The real issue is the distinction Halacha draws between Jews and non-Jews. This is grossly at odds with political correctness, which outlaws any reference to differences of ethnic origin or faith. This is also what causes the panic in the secular, left-wing sector and the political echelon. It’s the fear that the Western, non- Jewish world might take offense at this lack of “equality” and “enlightenment” as reflected in a book on religious law and warfare.
In Jewish religious law, the concept of race doesn’t exist.
Any non-Jew can become a Jew through conversion. Many, including myself, have.
Halacha does, however, draw a sharp distinction between the obligations of Jews and those of non-Jews. The most basic distinction is that Jews are subject to 613 mitzvot, whereas non-Jews, as bnei noah, are obligated only by the Seven Noahide Laws and their various applications. This has implications when it comes to priorities and obligations in life-threatening situations.
This article is not the place to go into detail, but to give just one example: In examining the circumstances in which a Jew may kill a non-Jew in order to save his own life or that of other Jews,Torat Hamelech starts out from situations in which, under religious law, a non-Jew may kill another non- Jew in order to save his own life. Under such circumstances, a Jew may also kill a non-Jew for the same reason.
The policy imposed on the Israeli army, called “purity of arms” – essentially leading to the concept of endangering one’s own soldiers and civilians to spare the enemy’s fighters or civilians and save the lives of “human shields” – is alien to Halacha. It is not assumed that anyone, Jew or non-Jew, would spare the other side at the cost of his own in any conflict.
Ironically, for the terror groups that attack Israel, there is no question whether it is permitted to kill Jewish civilians; it is an integral part of their strategy. On our side, even a book investigating halachic sources regarding the treatment of enemy fighters and civilians triggers hysteria.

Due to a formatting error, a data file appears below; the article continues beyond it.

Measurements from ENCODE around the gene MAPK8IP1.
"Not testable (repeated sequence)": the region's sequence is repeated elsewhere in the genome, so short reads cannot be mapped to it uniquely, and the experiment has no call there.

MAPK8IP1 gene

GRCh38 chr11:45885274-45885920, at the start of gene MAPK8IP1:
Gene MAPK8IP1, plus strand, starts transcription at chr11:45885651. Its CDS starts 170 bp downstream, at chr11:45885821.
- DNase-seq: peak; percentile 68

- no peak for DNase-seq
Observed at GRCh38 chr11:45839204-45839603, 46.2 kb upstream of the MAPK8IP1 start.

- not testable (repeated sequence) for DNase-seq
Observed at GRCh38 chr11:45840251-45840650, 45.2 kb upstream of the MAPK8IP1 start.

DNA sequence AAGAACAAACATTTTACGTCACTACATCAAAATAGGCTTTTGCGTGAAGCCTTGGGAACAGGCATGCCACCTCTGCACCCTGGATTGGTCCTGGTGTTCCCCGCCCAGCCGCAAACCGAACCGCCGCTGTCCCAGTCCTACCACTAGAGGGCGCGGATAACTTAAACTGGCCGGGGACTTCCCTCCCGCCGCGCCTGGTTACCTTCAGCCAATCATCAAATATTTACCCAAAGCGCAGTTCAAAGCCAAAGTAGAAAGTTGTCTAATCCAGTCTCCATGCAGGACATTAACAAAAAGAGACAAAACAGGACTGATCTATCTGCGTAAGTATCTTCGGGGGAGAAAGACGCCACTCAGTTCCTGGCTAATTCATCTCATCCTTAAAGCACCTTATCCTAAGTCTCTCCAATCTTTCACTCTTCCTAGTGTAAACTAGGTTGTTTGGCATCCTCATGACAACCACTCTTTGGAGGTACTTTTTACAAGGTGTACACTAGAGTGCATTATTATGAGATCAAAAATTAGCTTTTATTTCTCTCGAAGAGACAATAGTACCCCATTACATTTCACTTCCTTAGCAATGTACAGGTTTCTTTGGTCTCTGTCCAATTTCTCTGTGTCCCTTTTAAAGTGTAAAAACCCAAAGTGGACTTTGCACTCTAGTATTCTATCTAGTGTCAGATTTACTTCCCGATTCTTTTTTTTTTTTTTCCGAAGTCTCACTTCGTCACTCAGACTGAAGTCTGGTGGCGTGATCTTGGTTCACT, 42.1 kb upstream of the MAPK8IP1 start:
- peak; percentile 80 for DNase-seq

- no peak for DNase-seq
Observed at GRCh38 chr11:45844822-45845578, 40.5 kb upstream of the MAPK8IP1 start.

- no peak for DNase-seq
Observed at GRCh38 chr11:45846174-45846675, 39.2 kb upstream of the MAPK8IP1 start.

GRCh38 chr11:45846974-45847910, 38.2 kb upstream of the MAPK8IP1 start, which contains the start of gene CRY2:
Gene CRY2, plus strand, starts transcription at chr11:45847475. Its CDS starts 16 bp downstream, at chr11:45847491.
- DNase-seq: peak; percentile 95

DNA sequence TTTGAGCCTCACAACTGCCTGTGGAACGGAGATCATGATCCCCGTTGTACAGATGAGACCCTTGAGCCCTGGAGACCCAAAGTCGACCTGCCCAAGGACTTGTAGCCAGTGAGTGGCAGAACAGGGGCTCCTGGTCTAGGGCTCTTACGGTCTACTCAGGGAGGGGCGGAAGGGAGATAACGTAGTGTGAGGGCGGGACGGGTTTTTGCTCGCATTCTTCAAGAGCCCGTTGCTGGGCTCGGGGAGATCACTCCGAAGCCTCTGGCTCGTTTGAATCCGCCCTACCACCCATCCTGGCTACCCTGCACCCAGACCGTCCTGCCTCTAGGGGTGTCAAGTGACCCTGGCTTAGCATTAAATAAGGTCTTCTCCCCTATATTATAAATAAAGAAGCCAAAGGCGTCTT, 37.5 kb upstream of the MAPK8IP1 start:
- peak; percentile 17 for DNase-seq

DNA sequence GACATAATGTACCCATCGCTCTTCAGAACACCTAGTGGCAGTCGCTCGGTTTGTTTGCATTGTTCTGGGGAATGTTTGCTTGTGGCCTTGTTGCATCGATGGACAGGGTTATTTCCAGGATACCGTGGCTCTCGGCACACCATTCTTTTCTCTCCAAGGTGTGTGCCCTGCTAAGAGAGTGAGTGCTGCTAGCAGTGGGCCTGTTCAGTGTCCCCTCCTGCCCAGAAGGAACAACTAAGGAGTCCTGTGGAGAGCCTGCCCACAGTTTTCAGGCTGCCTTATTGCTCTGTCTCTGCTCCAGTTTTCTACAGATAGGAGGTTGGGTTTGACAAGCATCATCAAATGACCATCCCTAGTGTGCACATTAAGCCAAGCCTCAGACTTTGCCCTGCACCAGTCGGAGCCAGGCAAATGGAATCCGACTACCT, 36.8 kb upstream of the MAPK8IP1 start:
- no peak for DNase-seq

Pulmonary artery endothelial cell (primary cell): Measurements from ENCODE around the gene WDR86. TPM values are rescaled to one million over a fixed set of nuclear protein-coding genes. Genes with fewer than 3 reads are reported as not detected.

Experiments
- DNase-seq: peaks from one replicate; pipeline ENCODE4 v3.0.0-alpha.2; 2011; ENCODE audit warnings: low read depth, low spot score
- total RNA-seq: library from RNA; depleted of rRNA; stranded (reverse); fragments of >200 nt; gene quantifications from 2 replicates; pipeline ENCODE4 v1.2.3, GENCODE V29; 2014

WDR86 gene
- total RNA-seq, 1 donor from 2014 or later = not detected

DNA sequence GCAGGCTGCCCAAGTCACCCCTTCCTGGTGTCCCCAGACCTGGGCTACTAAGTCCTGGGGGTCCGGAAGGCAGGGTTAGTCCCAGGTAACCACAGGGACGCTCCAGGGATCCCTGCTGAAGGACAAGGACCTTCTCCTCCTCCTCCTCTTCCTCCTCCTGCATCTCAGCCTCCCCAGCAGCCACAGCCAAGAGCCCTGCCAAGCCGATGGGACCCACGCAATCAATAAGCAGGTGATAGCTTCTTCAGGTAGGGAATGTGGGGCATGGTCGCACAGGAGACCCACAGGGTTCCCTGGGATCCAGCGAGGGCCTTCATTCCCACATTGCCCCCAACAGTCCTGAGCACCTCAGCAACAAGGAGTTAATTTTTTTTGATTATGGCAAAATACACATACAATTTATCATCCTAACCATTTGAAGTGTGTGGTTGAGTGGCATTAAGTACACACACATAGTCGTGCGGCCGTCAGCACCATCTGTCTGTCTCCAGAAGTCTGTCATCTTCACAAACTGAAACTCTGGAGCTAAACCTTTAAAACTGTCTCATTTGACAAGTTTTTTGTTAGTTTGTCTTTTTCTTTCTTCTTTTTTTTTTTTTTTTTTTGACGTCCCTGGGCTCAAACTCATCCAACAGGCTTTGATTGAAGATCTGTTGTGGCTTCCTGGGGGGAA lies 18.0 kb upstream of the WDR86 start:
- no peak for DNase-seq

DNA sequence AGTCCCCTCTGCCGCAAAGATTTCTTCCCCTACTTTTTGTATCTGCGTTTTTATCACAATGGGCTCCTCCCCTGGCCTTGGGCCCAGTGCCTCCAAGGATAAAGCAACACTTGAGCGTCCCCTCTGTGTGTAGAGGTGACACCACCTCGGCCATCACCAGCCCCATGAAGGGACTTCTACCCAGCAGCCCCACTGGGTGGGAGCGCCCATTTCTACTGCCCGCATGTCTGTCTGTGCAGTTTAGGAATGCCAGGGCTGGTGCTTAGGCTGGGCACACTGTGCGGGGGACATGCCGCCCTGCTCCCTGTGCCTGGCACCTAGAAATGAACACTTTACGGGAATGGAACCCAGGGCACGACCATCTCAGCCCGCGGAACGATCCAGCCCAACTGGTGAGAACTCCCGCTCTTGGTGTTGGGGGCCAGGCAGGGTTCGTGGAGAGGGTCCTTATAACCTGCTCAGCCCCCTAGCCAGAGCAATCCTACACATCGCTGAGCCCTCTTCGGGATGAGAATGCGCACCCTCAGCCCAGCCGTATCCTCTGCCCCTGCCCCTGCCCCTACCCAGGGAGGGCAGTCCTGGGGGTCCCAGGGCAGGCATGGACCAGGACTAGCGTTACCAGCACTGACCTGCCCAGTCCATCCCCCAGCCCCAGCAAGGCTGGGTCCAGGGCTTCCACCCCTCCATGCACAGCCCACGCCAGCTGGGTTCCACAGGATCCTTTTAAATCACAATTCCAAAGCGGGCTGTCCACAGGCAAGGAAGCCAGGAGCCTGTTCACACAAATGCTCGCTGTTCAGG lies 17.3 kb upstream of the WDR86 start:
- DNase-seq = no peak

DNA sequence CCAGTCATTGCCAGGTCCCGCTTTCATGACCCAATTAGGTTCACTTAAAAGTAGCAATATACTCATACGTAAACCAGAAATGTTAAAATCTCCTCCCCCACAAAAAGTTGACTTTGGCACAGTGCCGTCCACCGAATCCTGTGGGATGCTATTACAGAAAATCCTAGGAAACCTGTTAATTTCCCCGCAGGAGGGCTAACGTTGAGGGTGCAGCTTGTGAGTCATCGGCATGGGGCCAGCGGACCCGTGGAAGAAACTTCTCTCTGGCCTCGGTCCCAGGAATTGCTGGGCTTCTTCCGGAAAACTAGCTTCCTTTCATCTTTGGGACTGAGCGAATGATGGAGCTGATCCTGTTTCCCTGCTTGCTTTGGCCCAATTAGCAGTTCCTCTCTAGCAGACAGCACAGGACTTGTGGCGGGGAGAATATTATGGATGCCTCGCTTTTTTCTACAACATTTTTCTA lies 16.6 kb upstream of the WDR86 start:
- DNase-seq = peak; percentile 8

Maybe the almost two decades of “peace process,” which have transformed an implacable enemy into a “peace partner” while the armed conflict carries on, have contributed to such absurdities.
Relating to the enemy as just that, an enemy who has to be killed to stop him from killing, has become unspeakable, because its very mention would testify to the failure of diplomacy.
However, the charge that a halachic approach that examines the priorities in saving human lives is “racist” because it is based on the halachic distinction between Jews and non-Jews (which is, in our case, identical to the distinction between our side and the enemy) is absurd.
In the end, the discourse is about the clash of values between Halacha on the one hand and Western secular concepts on the other. It is a clash between two systems and the two cultures they reflect. It is a struggle about the future of Israel, and indeed, of Judaism itself, which has been smoldering ever since modern Israel was founded. As my own perspective is from the religious side, I appreciate the erupting public discussion around Torat Hamelech, which shows that finally Halacha as an alternative to Western law is being taken seriously. The frantic arrests of rabbis testify to this, and have provided the spark to ignite...
the Jewish spring? The writer is a doctor who made aliya in 2008, served as a medical officer in the IDF and lives in Kfar Tapuah in Samaria.
This article was first published on www.israelnationalnews.com